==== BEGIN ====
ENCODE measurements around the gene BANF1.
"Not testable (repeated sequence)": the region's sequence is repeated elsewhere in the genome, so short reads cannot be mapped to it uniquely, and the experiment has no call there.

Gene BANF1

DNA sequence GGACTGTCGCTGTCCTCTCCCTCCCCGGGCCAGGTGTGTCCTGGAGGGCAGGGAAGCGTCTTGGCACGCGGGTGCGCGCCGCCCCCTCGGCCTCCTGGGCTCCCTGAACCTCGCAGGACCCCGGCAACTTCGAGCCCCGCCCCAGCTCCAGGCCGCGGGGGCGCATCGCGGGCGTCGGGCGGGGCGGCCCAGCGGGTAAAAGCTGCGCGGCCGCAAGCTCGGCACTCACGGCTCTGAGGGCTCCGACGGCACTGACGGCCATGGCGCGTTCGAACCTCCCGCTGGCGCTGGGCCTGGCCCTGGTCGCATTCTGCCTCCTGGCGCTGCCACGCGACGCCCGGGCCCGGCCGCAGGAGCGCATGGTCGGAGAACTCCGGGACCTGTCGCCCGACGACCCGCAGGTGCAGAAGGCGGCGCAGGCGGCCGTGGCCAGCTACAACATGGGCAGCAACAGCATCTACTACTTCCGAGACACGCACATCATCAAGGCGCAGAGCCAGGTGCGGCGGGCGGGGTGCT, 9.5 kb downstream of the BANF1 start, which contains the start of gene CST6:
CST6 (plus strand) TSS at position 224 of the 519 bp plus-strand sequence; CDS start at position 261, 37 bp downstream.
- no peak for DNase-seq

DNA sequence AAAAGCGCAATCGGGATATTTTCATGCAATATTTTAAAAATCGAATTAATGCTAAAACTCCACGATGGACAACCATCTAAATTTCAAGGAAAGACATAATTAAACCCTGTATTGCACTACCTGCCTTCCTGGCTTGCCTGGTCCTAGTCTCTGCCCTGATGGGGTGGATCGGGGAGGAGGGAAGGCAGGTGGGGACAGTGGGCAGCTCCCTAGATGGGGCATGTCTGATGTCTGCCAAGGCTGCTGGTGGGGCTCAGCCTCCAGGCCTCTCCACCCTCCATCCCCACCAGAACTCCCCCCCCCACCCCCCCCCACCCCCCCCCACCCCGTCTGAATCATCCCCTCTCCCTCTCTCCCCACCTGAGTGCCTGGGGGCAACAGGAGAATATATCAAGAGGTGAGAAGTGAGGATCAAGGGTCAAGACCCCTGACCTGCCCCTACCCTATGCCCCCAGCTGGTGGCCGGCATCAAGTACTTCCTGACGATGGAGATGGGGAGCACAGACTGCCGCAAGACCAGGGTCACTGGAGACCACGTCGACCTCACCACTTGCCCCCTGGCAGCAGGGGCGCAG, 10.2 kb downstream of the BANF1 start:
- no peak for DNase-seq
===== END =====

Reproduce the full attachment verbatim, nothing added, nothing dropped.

ENCODE measurements around the gene BANF1.
"Not testable (repeated sequence)": the region's sequence is repeated elsewhere in the genome, so short reads cannot be mapped to it uniquely, and the experiment has no call there.

Gene BANF1

DNA sequence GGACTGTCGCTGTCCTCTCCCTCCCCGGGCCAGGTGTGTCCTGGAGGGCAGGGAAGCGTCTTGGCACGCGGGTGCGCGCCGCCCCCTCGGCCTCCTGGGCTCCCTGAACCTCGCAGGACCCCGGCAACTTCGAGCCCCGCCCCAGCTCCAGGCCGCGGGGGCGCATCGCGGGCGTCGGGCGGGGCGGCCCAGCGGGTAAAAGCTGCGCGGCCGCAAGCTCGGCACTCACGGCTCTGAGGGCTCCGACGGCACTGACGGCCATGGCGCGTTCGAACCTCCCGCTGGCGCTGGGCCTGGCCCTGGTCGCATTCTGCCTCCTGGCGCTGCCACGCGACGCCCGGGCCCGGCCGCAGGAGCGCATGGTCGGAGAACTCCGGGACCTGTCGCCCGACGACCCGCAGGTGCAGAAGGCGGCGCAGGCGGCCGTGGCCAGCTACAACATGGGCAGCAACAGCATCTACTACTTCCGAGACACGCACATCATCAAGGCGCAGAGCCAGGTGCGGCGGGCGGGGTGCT, 9.5 kb downstream of the BANF1 start, which contains the start of gene CST6:
CST6 (plus strand) TSS at position 224 of the 519 bp plus-strand sequence; CDS start at position 261, 37 bp downstream.
- no peak for DNase-seq

DNA sequence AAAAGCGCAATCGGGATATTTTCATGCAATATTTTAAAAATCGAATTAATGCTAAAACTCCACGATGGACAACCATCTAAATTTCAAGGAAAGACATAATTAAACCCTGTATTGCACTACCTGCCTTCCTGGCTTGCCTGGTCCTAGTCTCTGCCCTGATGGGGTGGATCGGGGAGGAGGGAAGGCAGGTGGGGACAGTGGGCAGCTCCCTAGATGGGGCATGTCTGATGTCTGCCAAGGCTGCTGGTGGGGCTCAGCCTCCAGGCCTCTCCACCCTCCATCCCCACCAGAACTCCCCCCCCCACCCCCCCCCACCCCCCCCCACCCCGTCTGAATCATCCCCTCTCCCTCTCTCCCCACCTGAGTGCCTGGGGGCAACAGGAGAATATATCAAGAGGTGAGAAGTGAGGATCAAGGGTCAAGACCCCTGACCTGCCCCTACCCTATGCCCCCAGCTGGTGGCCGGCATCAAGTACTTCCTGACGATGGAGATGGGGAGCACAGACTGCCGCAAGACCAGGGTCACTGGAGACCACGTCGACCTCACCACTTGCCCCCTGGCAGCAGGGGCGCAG, 10.2 kb downstream of the BANF1 start:
- no peak for DNase-seq